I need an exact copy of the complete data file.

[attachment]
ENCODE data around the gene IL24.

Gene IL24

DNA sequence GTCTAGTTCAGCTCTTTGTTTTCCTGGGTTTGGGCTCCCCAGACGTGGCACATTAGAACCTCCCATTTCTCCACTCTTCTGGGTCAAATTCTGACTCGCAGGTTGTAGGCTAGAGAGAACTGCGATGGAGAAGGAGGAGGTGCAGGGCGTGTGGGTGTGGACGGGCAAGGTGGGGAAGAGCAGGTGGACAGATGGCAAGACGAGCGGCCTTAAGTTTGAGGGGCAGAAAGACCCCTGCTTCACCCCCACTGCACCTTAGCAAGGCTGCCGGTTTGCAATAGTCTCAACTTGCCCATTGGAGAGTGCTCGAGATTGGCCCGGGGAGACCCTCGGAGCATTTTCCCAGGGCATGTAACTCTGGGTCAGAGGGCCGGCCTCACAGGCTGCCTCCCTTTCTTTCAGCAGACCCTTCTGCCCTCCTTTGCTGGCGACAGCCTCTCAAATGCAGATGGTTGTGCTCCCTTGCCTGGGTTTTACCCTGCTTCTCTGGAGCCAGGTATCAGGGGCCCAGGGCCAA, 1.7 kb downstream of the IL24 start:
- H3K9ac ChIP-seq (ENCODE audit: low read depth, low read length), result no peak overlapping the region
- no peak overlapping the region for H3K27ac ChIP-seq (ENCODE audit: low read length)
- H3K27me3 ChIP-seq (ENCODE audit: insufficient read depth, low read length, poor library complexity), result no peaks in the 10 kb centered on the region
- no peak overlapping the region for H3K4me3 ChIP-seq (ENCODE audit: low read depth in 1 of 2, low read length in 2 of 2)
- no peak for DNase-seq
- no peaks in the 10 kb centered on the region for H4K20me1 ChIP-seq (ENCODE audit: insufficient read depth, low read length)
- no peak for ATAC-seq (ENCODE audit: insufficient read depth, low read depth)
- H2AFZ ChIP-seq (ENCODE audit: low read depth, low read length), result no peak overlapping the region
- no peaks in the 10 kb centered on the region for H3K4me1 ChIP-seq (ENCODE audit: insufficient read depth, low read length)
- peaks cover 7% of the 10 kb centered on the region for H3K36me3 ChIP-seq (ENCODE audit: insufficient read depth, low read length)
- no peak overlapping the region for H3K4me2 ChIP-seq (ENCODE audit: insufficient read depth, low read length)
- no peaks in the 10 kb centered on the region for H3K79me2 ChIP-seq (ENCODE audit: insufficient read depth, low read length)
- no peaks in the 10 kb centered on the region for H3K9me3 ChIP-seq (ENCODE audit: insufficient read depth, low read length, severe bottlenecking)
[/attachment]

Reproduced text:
ENCODE data around the gene IL24.

Gene IL24

DNA sequence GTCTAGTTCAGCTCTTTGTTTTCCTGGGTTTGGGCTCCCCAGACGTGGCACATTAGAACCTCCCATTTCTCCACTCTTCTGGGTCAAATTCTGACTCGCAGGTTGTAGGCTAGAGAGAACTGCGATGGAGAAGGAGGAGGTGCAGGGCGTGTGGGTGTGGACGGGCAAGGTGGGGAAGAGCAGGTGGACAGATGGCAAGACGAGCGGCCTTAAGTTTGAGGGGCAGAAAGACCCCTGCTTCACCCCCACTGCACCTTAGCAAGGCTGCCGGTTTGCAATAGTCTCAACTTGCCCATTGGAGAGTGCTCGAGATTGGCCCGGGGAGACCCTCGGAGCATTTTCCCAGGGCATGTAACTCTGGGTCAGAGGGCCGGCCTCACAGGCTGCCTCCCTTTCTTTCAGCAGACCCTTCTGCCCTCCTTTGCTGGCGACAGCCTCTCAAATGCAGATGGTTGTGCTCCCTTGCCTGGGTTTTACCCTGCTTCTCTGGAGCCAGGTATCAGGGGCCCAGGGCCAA, 1.7 kb downstream of the IL24 start:
- H3K9ac ChIP-seq (ENCODE audit: low read depth, low read length), result no peak overlapping the region
- no peak overlapping the region for H3K27ac ChIP-seq (ENCODE audit: low read length)
- H3K27me3 ChIP-seq (ENCODE audit: insufficient read depth, low read length, poor library complexity), result no peaks in the 10 kb centered on the region
- no peak overlapping the region for H3K4me3 ChIP-seq (ENCODE audit: low read depth in 1 of 2, low read length in 2 of 2)
- no peak for DNase-seq
- no peaks in the 10 kb centered on the region for H4K20me1 ChIP-seq (ENCODE audit: insufficient read depth, low read length)
- no peak for ATAC-seq (ENCODE audit: insufficient read depth, low read depth)
- H2AFZ ChIP-seq (ENCODE audit: low read depth, low read length), result no peak overlapping the region
- no peaks in the 10 kb centered on the region for H3K4me1 ChIP-seq (ENCODE audit: insufficient read depth, low read length)
- peaks cover 7% of the 10 kb centered on the region for H3K36me3 ChIP-seq (ENCODE audit: insufficient read depth, low read length)
- no peak overlapping the region for H3K4me2 ChIP-seq (ENCODE audit: insufficient read depth, low read length)
- no peaks in the 10 kb centered on the region for H3K79me2 ChIP-seq (ENCODE audit: insufficient read depth, low read length)
- no peaks in the 10 kb centered on the region for H3K9me3 ChIP-seq (ENCODE audit: insufficient read depth, low read length, severe bottlenecking)